This summer, ten promising young attorneys from the Shelby County Public Defender’s Office will begin training with the Gideon’s Promise program at Wake Forest University in North Carolina. They will join a cohort of ten of their colleagues already in the program. With the addition of these newly trained attorneys, nearly 25% of the attorney staff at the public defender’s office will have received Gideon’s Promise training.

This type of “incremental” change is what Gideon’s Promise founder Jon Rapping and reform-minded chief public defenders, like Shelby County’s Stephen Bush, hope will help drive efforts to make the system more fair for both client and attorney … office-by-office throughout the South.

What many people may not realize is that the fate of client and attorney are closely aligned, particularly inside the public defender’s office,” says Stephen Bush. “That’s because an overworked criminal justice system too often results in negative results for both parties — public defenders are overwhelmed with cases and cannot consistently deliver the quality results they are willing and capable of delivering and clients that do want a trial are often discouraged to hold out for their day in court, because they could spend days, weeks, months … even years…. waiting.

During the visit, Commercial Appeal columnist David Waters, featured one of our office’s Gideon’s Promise attorneys. The article described the frustration both he and his clients experience in a system that incentivizes plea agreements and in which a jury trial often comes at too high a cost.

“If you can’t bond out, that changes everything. That’s when the pressure starts building to make a deal. You’re sitting in jail and your life is falling apart and it’s probably already a mess.”  – Ben Rush, Assistant Shelby County Public Defender (Commercial Appeal, 5/30/14.)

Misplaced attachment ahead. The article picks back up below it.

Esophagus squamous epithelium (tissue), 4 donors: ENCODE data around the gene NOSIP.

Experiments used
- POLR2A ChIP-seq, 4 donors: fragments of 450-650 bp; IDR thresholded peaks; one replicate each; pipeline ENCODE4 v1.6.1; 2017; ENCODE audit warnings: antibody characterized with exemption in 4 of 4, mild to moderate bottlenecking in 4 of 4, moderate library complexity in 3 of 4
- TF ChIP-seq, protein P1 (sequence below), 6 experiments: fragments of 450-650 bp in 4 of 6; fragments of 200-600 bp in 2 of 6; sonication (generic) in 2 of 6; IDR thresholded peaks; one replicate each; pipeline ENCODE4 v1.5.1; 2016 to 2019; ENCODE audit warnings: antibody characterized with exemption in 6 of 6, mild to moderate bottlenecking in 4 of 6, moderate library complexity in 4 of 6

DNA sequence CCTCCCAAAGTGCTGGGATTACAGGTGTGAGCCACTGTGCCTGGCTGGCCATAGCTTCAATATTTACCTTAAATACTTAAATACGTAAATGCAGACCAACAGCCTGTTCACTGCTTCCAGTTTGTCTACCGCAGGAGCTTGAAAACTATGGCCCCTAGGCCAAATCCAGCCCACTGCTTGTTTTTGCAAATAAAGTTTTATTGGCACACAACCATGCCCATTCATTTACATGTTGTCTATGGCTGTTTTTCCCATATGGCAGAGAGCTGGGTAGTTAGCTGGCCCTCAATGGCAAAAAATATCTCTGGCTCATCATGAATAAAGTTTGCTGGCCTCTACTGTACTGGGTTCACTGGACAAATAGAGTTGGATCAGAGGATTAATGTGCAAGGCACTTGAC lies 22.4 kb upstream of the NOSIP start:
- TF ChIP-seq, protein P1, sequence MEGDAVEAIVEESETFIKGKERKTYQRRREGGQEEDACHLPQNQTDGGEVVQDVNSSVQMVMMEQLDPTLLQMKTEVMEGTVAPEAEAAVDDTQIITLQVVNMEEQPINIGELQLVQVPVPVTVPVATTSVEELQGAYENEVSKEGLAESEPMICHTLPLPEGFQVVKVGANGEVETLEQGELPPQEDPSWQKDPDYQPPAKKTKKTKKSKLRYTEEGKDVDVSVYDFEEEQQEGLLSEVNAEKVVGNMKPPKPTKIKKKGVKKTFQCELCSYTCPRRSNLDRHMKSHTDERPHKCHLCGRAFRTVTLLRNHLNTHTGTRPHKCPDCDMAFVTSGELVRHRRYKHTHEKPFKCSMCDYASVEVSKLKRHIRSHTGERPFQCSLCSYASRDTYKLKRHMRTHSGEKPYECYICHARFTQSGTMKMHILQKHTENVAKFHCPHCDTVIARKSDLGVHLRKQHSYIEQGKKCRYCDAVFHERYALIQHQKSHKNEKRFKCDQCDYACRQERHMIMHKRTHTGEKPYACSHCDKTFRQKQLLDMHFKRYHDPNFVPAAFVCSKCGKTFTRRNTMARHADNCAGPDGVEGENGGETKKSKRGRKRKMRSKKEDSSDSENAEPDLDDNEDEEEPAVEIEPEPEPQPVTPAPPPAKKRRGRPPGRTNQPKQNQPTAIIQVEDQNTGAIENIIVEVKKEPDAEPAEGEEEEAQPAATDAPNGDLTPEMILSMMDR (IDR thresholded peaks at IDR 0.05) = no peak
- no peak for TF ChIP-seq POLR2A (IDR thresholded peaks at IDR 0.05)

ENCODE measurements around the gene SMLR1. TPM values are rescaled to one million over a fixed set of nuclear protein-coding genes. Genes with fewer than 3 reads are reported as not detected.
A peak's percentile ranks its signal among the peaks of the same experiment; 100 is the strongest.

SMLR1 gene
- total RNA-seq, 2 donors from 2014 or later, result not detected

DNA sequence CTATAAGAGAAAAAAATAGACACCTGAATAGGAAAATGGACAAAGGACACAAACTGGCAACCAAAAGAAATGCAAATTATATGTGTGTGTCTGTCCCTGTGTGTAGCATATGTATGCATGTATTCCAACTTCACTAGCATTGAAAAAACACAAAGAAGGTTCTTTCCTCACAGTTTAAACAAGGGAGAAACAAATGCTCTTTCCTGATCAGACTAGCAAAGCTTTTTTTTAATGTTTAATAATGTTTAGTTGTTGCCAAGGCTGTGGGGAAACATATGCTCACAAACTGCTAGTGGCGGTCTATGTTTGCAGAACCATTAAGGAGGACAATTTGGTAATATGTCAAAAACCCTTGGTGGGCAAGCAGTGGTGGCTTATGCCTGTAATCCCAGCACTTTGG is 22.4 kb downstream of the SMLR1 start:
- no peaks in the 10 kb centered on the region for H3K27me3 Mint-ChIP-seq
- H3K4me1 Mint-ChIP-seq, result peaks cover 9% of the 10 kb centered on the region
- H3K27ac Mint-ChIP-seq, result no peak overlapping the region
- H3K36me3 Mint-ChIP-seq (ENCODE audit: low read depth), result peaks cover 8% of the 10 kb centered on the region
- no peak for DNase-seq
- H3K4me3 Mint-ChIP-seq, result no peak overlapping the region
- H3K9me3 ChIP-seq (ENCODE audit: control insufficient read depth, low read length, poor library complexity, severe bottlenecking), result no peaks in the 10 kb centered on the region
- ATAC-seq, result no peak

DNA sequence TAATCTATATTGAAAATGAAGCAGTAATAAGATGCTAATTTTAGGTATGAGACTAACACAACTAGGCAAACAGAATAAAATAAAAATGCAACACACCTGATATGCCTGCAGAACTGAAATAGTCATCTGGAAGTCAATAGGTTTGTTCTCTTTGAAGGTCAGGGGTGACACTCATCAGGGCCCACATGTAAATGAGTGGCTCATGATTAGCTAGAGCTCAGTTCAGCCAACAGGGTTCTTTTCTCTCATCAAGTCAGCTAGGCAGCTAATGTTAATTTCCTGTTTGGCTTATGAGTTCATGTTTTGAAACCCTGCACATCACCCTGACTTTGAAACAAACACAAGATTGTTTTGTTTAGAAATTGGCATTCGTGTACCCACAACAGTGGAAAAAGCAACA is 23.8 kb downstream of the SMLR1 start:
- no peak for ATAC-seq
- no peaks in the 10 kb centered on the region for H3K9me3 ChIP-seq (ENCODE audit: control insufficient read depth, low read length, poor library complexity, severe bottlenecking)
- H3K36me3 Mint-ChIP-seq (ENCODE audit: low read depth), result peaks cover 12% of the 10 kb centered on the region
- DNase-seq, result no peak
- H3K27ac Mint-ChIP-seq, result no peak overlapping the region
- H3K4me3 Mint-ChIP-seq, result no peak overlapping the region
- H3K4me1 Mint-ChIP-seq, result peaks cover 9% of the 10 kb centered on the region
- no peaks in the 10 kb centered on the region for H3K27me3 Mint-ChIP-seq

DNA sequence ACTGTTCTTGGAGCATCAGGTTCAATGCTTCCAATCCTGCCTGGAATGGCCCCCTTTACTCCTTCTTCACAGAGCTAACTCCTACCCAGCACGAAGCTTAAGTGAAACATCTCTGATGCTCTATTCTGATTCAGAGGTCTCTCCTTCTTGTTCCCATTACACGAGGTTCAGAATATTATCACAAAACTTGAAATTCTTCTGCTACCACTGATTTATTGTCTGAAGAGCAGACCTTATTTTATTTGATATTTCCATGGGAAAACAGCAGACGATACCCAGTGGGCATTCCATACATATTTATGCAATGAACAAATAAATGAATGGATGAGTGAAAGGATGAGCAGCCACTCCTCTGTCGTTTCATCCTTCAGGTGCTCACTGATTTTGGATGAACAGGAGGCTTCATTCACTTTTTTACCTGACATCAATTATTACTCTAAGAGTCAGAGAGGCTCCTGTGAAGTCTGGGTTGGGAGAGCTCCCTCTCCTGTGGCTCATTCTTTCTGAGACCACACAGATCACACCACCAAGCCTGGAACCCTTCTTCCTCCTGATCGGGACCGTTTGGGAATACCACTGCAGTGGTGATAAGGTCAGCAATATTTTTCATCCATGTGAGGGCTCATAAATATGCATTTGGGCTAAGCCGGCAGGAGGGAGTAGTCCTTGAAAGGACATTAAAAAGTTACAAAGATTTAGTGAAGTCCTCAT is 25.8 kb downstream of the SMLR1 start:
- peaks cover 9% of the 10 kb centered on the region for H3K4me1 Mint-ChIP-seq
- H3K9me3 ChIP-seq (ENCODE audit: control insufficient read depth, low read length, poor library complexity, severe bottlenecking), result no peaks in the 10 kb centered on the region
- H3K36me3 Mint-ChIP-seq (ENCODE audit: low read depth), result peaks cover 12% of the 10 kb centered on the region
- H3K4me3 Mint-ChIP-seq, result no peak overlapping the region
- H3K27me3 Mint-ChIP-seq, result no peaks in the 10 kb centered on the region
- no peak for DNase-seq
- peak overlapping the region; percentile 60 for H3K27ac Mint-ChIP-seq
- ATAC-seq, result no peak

In an article published in the Memphis Flyer, Rapping emphasized that the goal of Gideon’s Promise is to provide new attorneys the tools to effectively fight for their clients, but also to provide the emotional support public defenders need.

I really started to see these systems where really passionate, young public defenders would go in for the right reasons and have that passion beaten out of them. They would either quit or resign to the status quo. This organization really developed to be a program that not only provides training but provides support and inspiration to these lawyers so they don’t lose their idealism.”  – Jon Rapping, Gideon’s Promise (Memphis Flyer, 5/31/14)

You can learn more about the Gideon’s Promise program here. You can also support the organization’s efforts by donating online.

Read the full articles about the Gideon’s Promise visit to Memphis here:
David Waters: Incarcerated Until Proven Guilty
Attorneys and Advocates Aim to Improve Public Defense 

 

True Believers In Justice

After a successful opening at the Sundance Film Festival last month, the film, Gideon’s Army, is getting great reviews and a lot of good press. Check out the trailer above and the Op-Doc introduction by the film’s director, Dawn Porter. The film was featured by the New York Times as one of three independent films supported in part by the Sundance Institute.

Check out this preview and watch for the film on HBO this spring!